Safer Motorists or Safer Bicyclists?
Last week, in the first of a three-part series describing my research on bikeway crash risk, I gave relative estimated risks for three types of motorist-caused crashes when bicyclists rode with the flow…
Travel Lane Edge – 61,000 Miles Between Crashes (Highest Risk)
Bike Lane – 75,000 Miles
Sidewalk – 122,000 Miles (Lowest Risk)
… and asked:
Why would the risk be lowest for bicyclists riding on sidewalks?
All crashes occurred at intersections and driveways with no sort of “protection” for the bicyclist. Don’t experienced bicyclists avoid using sidewalks — and sometimes even bike lanes — because riding in the street is supposed to help them avoid such conflicts?
Stay with me while I show you where the data led me as I pondered this question.
There are two key possibilities why these risks are lower: (1) Motorists might be more likely to yield to bike lane and sidewalk cyclists for some reason, and (2) Bike lane and sidewalk cyclists might be better able to avoid a motorist-caused crash.
It’s often argued and assumed that striping a bicycle lane leads motorists to look for and yield to cyclists. But the sidewalk cyclists had lower risk for these motorist-caused crashes than even the bike lane users, though sidewalks are neither designated nor designed for use by cyclists.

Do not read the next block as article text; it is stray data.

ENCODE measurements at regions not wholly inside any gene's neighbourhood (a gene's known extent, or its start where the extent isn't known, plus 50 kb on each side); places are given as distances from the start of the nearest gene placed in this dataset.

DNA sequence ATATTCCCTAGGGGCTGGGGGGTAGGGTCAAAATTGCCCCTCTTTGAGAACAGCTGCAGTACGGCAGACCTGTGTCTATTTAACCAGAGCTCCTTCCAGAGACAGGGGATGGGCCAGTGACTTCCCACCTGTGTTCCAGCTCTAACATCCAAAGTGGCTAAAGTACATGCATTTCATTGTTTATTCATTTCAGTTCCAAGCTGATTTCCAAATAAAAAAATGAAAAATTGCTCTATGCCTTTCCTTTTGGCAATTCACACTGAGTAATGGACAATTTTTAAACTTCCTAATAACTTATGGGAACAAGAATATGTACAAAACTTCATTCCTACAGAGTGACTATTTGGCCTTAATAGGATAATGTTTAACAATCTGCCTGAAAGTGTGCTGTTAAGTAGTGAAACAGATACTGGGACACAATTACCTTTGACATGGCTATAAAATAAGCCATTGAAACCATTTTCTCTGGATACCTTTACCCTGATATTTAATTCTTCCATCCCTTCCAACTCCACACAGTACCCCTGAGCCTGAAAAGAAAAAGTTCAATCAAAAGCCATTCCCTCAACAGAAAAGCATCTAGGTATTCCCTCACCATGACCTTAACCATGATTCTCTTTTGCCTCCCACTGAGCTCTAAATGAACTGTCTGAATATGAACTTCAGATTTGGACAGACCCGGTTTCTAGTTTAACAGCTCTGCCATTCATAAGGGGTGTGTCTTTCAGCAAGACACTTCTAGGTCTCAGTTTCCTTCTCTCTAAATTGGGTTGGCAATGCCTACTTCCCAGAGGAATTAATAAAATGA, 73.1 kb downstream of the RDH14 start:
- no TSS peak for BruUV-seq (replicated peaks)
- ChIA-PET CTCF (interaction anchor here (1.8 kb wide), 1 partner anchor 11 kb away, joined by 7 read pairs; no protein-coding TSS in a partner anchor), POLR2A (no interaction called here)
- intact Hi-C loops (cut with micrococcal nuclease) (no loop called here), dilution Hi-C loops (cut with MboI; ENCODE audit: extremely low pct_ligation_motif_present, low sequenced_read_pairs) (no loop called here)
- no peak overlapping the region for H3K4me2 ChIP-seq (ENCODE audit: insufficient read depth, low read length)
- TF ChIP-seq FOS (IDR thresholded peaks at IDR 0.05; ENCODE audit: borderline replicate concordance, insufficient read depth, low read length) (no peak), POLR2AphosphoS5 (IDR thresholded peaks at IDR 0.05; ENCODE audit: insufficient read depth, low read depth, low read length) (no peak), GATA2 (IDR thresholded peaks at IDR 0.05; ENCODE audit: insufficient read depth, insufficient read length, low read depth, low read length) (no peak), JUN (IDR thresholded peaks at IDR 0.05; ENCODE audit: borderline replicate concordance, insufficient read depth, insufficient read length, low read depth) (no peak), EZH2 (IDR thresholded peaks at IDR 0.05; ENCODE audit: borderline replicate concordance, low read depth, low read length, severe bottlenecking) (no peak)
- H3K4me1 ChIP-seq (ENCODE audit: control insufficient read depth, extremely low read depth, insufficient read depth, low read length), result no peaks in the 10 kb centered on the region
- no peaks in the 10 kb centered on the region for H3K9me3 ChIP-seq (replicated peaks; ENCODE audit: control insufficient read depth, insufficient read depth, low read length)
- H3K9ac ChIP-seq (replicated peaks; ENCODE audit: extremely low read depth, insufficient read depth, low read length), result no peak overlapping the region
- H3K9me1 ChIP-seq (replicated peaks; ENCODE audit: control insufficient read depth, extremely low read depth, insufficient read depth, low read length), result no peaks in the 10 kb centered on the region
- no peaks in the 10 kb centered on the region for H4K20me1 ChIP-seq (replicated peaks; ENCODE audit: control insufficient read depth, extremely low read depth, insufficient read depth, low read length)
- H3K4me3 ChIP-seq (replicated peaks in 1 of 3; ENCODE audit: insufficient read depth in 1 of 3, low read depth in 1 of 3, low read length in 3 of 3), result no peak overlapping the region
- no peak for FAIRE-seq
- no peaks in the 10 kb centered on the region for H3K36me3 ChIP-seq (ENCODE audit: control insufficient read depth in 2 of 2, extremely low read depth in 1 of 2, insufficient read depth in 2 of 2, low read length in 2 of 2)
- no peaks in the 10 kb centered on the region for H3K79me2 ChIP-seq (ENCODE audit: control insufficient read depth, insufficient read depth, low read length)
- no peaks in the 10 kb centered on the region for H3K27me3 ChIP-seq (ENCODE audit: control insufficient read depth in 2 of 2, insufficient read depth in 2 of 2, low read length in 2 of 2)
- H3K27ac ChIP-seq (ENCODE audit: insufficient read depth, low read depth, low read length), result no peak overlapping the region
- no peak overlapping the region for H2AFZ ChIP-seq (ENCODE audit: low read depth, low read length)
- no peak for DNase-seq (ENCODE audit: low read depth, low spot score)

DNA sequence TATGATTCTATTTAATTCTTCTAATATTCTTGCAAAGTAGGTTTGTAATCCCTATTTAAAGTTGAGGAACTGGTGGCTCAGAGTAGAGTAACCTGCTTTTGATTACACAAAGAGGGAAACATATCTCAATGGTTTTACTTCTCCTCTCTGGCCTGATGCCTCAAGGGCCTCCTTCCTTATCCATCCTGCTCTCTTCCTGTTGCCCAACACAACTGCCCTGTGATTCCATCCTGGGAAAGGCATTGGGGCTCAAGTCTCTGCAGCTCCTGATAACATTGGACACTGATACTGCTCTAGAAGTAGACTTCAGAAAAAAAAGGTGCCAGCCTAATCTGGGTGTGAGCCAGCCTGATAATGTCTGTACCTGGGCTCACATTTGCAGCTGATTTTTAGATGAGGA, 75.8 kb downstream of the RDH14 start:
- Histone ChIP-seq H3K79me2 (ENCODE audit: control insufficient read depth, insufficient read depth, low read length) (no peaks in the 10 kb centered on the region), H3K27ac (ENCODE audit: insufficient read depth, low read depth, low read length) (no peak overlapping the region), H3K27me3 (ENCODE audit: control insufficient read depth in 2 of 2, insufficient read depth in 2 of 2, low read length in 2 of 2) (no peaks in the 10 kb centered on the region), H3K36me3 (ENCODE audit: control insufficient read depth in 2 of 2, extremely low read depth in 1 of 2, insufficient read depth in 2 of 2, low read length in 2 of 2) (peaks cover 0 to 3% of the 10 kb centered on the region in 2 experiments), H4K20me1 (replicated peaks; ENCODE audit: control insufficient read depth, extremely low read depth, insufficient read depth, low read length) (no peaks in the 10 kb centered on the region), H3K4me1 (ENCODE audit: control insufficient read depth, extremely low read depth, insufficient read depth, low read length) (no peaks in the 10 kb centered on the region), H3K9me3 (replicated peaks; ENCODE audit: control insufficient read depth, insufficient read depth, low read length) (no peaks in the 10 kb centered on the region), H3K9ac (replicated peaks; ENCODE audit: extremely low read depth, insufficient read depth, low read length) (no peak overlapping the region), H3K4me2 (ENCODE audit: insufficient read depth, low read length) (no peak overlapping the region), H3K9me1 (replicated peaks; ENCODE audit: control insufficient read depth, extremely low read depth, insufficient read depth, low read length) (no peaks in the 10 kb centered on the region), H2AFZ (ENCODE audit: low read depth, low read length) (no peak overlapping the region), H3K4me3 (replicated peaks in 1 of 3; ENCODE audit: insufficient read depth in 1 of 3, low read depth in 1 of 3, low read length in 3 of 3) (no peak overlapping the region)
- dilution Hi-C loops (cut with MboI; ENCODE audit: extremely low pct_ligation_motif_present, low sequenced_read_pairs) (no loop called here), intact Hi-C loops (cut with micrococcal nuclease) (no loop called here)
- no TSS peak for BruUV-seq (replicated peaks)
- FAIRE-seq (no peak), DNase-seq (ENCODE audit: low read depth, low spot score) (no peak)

When we split up the crashes further, we see that only the risk of drive-outs is higher for bike-lane and sidewalk cyclists. Right-hook and left-cross crashes are less likely:
Right Hook & Left Cross
Travel Lane Edge – 73,000 Miles (Highest Risk)
Bike Lane – 100,000 Miles
Sidewalk – 300,000 Miles (Lowest Risk)
Sidewalk cyclists have the highest risk of drive-out crashes:
Travel Lane Edge – 367,000 Miles (Lowest Risk)
Bike Lane – 292,000 Miles
Sidewalk – 245,000 Miles (Highest Risk)
Would motorists be more likely to yield to bike lane and sidewalk cyclists during overtaking right turns and opposing left turns, but not during drive-outs? I think that this is not more likely.
People Make Mistakes
News Flash: Humans make mistakes, whether they’re walking, bicycling, or driving motor vehicles.
We expect slower automobile and motorcycle drivers to be better able to react more quickly than faster ones to avoid conflicts caused by other motorists.
Why would we assume differently for bicyclists? 
Recall the average speeds we found for cyclists using the three positions. A slower cyclist needs less perception and reaction time and less braking distance:
|Bicyclist Average (Mean) Speed
|Bicyclist 85th Percentile Speed
|Stopping Distance at 85th Percentile Speed
Facing an impending motorist-caused crash, the bike-lane user riding at the 85th-percentile speed would need an additional 23 feet of stopping distance compared to the sidewalk rider — about the width of the typical two-lane street. The difference is about the same between the travel lane and the bike lane. The total difference between travel lane and sidewalk is about the width of four traffic lanes, or 44 feet.